International Chopin Piano Competition

The International Chopin Piano Competition (Polish: Międzynarodowy Konkurs Pianistyczny im. Fryderyka Chopina), often referred to as the Chopin Competition, is a piano competition held in Warsaw, Poland. It was initiated in 1927 and has been held every five years since 1955. It is one of the few competitions devoted entirely to the works of a single composer,[1] in this case, Frédéric Chopin. The competition is currently organized by the Fryderyk Chopin Institute.[2]

International Fryderyk Chopin Piano Competition
Current: XVIII International Chopin Piano Competition
Chopin Intl Piano Competition 2005.jpg
The National Philharmonic during the 2005 competition
VenueNational Philharmonic, Warsaw
Presented byFryderyk Chopin Institute
First awarded1927; 95 years ago (1927)
Websitekonkursy.nifc.pl/en

The Chopin Competition is one of the most prestigious competitions in classical music, often launching the careers of its winners overnight through major concert dates and lucrative recording contracts. Past winners have included Maurizio Pollini (1960), Martha Argerich (1965), Krystian Zimerman (1975), and Yundi Li (2000). The most recent winner has been Bruce Liu of Canada in 2021. Yundi Li is the most well known for being the youngest pianist, at the age of 18, to win the 2000 XIV International Chopin Piano Competition, and the youngest juror in history for the competition in 2015.

HistoryEdit

 
3rd Chopin Competition (1937). Among members of the jury (sitting on the left) Heinrich Neuhaus, Emil von Sauer, Guido Agosti, and Wilhelm Backhaus

The competition was initiated by Polish pianist and pedagogue Jerzy Żurawlew, who began seeking funds for a piano competition in 1925, influenced by Aleksander Michałowski. Żurawlew recalled later: "Young people at that time, not long after the end of the Great War, were taking a keen interest in sports. They were dyed-in-the-wool realists in their outlook on life. I would often hear that Chopin was excessively romantic, that he enervated the soul and weakened the psyche. Some went so far as to discourage the inclusion of Chopin as required repertoire in music schools. All that showed a fundamental lack of understanding, which I found very painful... As I watched young people’s enthusiasm for sporting achievement, I finally hit upon a solution: a competition! Here was a format to bring tangible advantages to young performers of Chopin in the form of monetary prizes and an international performing career."[3]

Gathering funds for the competition proved to be a difficult task. As Żurawlew remembered in later years: "I met with utter incomprehension, indifference and even aversion. The opinion among musicians was unanimous: Chopin is so great that he can defend himself. At the Ministry, it was announced that there were no funds for it [...] and that the whole idea was unfeasible". In this difficult situation, help arrived from Henryk Rewkiewicz — a businessman, music lover and board member of The Warsaw Music Society, who offered his personal financial guarantees to cover the entire deficit expected to arise from the first Competition.[4] Many years later Jerzy Żurawlew wrote, “[…] I was greatly helped by my friend Henryk Rewkiewicz, director of the Match Monopoly, who offered 15,000 złoty - a substantial sum at the time - for the Competition”.[5] Ultimately, things picked up with the election of a new Polish president Ignacy Mościcki, who became the patron of the Chopin Competition.[6]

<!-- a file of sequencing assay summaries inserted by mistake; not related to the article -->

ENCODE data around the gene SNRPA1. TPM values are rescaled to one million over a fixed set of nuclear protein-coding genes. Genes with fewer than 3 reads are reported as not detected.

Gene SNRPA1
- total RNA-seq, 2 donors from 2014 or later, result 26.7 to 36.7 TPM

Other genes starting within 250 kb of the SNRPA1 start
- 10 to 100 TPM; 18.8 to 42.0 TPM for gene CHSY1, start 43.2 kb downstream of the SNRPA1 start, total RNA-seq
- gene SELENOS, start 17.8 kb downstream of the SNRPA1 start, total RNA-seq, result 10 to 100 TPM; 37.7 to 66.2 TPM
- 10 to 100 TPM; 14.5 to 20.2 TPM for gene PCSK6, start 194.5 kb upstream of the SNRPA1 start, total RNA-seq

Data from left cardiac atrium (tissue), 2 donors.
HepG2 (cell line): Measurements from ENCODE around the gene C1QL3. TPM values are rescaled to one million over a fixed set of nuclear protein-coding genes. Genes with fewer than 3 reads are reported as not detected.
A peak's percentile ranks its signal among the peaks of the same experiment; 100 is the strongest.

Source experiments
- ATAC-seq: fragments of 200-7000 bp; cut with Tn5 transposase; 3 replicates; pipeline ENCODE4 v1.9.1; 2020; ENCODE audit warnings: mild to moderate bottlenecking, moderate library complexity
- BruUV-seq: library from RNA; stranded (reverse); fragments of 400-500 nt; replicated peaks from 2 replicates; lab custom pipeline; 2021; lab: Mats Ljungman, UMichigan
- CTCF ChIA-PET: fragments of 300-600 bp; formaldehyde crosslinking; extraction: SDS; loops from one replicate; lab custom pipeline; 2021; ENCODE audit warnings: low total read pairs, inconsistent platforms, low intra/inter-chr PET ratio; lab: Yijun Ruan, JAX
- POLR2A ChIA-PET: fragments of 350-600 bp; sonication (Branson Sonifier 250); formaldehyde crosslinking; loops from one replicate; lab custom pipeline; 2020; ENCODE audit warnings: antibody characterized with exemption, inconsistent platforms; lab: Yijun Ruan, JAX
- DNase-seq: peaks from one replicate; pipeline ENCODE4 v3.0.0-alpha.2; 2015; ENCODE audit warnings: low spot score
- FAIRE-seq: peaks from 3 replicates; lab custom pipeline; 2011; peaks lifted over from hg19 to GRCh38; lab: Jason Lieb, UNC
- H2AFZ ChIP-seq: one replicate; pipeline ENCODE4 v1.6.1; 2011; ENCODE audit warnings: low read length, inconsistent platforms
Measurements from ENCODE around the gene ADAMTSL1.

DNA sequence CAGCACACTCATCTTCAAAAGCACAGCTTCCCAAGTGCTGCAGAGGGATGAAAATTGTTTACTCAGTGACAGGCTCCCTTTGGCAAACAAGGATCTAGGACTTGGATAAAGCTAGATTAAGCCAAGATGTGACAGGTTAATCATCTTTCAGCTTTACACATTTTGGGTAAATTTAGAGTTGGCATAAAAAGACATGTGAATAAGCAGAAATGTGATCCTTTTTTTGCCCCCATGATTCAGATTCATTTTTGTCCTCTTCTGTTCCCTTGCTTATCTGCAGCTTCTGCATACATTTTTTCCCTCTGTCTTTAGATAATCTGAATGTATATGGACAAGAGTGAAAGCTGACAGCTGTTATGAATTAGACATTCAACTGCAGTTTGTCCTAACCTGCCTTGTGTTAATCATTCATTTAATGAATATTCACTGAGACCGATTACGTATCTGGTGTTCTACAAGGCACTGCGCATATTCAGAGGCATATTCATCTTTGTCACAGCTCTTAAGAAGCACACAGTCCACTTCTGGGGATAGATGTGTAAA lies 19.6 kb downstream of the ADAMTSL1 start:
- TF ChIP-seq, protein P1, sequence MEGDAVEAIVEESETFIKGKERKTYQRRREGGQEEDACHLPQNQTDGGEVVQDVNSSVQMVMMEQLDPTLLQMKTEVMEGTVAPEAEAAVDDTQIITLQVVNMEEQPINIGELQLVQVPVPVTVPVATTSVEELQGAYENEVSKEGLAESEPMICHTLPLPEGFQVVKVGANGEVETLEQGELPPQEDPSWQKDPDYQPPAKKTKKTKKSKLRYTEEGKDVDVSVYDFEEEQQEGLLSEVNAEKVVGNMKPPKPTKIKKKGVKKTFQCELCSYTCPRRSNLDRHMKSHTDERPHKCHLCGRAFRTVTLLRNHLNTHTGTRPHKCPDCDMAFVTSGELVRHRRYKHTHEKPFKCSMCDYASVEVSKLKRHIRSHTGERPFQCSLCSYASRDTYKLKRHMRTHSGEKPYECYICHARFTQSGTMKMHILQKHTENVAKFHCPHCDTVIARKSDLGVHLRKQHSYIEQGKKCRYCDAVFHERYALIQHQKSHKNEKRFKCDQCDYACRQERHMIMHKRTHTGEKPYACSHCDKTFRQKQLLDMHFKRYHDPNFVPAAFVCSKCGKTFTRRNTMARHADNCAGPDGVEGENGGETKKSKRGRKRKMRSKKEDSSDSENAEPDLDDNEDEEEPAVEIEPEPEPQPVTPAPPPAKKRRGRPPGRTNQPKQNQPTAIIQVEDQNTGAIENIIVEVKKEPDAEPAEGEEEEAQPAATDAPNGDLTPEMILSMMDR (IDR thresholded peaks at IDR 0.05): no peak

Subsequent editions were organized in 1932 and 1937; the post-war fourth and fifth editions were held in 1949 and 1955. In 1957 the competition became one of the founding members of the World Federation of International Music Competitions in Geneva.

Traditionally, during the competition on 17 October – the day of Chopin's death – a solemn mass is celebrated in the Holy Cross Church in Warsaw, during which Wolfgang Amadeus Mozart's Requiem is performed in accordance with the wishes of the composer.[7][8]

In 2018, the Chopin Institute organized the inaugural I International Chopin Competition on Period Instruments.

The XVIII International Chopin Piano Competition, originally scheduled for 2020, was postponed due to the COVID-19 pandemic and took place in 2021 instead.[9]

JuryEdit

The jury has been chaired by:

Prize winnersEdit

The laureates of the Chopin International Piano Competition:[18][19]

Top 3 prize winners since 1927
Edition 1st 2nd 3rd
I (1927) Lev Oborin
  Soviet Union
Stanisław Szpinalski
  Poland
Róża Etkin
  Poland
II (1932) Alexander Uninsky (c)
  Soviet Union
Imre Ungár (c)
  Hungary
Bolesław Kon
  Poland
III (1937) Yakov Zak
  Soviet Union
Rosa Tamarkina
  Soviet Union
Witold Małcużyński
  Poland
IV (1949) Bella Davidovich
  Soviet Union
Barbara Hesse-Bukowska
  Poland
Waldemar Maciszewski
  Poland
Halina Czerny-Stefańska
  Poland (tie)
V (1955) Adam Harasiewicz
  Poland
Vladimir Ashkenazy